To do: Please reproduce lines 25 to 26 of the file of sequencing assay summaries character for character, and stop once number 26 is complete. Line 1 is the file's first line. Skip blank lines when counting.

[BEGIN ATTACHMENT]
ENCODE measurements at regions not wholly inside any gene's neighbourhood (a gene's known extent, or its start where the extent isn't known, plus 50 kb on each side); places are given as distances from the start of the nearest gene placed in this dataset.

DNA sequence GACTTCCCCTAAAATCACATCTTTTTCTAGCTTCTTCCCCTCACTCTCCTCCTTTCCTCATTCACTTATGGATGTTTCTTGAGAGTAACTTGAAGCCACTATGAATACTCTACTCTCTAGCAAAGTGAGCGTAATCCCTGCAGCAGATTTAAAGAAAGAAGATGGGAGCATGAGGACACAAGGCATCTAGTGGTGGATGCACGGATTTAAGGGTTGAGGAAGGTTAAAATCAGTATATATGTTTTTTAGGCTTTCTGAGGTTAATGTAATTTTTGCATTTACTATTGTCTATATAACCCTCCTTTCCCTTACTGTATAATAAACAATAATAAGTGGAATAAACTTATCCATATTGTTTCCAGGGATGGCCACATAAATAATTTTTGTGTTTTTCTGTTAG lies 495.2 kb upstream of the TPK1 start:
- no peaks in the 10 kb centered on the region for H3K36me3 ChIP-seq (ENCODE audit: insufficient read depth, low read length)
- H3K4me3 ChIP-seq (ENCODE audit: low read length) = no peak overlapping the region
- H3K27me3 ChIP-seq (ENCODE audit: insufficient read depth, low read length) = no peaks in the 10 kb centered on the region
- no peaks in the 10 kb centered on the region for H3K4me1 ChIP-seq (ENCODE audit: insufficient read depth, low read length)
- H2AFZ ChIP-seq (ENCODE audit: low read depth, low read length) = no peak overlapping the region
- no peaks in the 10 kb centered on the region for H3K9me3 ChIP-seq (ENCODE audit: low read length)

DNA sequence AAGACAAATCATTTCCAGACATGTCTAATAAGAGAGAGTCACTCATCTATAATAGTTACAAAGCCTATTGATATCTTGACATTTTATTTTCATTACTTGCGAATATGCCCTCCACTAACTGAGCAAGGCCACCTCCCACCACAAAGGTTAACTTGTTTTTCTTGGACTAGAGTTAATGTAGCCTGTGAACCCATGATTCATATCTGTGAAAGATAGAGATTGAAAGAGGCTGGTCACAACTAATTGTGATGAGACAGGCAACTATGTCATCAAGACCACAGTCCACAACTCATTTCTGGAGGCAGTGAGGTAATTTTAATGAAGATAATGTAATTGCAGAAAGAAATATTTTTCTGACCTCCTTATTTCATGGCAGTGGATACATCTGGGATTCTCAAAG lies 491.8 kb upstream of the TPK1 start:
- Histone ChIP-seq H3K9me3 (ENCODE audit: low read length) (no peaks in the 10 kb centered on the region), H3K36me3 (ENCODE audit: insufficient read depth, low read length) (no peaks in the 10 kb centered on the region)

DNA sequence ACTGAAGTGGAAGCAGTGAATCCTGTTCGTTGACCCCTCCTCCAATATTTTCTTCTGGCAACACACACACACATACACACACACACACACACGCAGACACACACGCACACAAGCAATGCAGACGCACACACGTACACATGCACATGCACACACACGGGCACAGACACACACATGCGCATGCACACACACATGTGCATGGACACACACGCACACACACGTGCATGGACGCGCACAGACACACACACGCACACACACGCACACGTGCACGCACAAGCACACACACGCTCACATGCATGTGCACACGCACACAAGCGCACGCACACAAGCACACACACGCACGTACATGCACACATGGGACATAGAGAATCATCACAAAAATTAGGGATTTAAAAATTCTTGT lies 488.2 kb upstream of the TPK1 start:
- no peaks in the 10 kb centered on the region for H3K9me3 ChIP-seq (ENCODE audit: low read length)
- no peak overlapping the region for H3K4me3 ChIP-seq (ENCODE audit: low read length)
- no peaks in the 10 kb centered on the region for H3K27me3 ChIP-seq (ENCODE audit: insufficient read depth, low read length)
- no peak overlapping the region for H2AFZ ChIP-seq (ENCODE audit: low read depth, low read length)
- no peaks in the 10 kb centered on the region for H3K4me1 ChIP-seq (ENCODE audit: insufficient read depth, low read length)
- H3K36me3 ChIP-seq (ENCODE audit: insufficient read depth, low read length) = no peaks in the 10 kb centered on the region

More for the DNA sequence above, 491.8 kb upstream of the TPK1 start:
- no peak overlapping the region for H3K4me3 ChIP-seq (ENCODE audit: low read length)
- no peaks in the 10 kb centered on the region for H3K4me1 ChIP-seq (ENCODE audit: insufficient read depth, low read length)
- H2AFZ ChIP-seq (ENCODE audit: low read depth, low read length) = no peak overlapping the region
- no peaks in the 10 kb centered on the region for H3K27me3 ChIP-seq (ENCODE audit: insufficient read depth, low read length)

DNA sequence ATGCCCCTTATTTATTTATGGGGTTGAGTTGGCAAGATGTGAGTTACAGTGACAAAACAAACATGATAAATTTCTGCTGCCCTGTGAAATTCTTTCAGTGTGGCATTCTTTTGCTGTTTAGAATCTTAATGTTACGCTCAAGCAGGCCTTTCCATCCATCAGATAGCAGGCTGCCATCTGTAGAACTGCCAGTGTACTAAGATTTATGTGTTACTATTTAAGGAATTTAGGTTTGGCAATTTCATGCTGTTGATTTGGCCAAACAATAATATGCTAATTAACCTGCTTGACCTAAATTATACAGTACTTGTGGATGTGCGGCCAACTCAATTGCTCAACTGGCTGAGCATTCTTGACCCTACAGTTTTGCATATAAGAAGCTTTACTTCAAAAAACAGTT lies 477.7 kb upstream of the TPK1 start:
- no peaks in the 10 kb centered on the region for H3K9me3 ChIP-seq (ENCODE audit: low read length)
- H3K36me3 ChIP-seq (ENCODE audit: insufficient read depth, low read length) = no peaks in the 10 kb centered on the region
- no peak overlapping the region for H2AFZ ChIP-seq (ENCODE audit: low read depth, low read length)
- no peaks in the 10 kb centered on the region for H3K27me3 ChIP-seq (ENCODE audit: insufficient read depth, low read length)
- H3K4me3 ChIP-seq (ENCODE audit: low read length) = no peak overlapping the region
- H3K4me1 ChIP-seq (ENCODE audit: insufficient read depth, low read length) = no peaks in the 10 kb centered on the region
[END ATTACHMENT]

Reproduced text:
- H3K36me3 ChIP-seq (ENCODE audit: insufficient read depth, low read length) = no peaks in the 10 kb centered on the region
- no peak overlapping the region for H2AFZ ChIP-seq (ENCODE audit: low read depth, low read length)